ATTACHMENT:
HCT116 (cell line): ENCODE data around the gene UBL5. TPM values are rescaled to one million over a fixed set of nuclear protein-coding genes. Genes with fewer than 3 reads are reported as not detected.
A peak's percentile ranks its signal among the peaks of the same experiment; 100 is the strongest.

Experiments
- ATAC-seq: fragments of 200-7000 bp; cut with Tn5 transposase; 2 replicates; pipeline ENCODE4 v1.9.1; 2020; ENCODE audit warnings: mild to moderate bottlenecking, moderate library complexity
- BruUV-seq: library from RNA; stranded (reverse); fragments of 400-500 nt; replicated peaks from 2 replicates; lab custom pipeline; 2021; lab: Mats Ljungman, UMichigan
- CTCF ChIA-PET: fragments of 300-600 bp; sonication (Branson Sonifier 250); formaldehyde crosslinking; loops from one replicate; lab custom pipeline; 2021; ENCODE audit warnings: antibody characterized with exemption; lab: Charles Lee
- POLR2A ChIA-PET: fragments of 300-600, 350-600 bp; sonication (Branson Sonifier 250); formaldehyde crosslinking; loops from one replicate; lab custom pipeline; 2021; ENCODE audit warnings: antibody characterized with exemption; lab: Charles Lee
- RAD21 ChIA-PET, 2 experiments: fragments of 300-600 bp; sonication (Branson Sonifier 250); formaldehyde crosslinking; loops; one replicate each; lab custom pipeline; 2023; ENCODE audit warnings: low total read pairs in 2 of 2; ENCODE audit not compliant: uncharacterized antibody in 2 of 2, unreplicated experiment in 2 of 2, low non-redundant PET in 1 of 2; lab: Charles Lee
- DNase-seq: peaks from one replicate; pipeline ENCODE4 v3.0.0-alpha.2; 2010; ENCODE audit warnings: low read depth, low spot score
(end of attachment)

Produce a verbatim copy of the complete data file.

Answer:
HCT116 (cell line): ENCODE data around the gene UBL5. TPM values are rescaled to one million over a fixed set of nuclear protein-coding genes. Genes with fewer than 3 reads are reported as not detected.
A peak's percentile ranks its signal among the peaks of the same experiment; 100 is the strongest.

Experiments
- ATAC-seq: fragments of 200-7000 bp; cut with Tn5 transposase; 2 replicates; pipeline ENCODE4 v1.9.1; 2020; ENCODE audit warnings: mild to moderate bottlenecking, moderate library complexity
- BruUV-seq: library from RNA; stranded (reverse); fragments of 400-500 nt; replicated peaks from 2 replicates; lab custom pipeline; 2021; lab: Mats Ljungman, UMichigan
- CTCF ChIA-PET: fragments of 300-600 bp; sonication (Branson Sonifier 250); formaldehyde crosslinking; loops from one replicate; lab custom pipeline; 2021; ENCODE audit warnings: antibody characterized with exemption; lab: Charles Lee
- POLR2A ChIA-PET: fragments of 300-600, 350-600 bp; sonication (Branson Sonifier 250); formaldehyde crosslinking; loops from one replicate; lab custom pipeline; 2021; ENCODE audit warnings: antibody characterized with exemption; lab: Charles Lee
- RAD21 ChIA-PET, 2 experiments: fragments of 300-600 bp; sonication (Branson Sonifier 250); formaldehyde crosslinking; loops; one replicate each; lab custom pipeline; 2023; ENCODE audit warnings: low total read pairs in 2 of 2; ENCODE audit not compliant: uncharacterized antibody in 2 of 2, unreplicated experiment in 2 of 2, low non-redundant PET in 1 of 2; lab: Charles Lee
- DNase-seq: peaks from one replicate; pipeline ENCODE4 v3.0.0-alpha.2; 2010; ENCODE audit warnings: low read depth, low spot score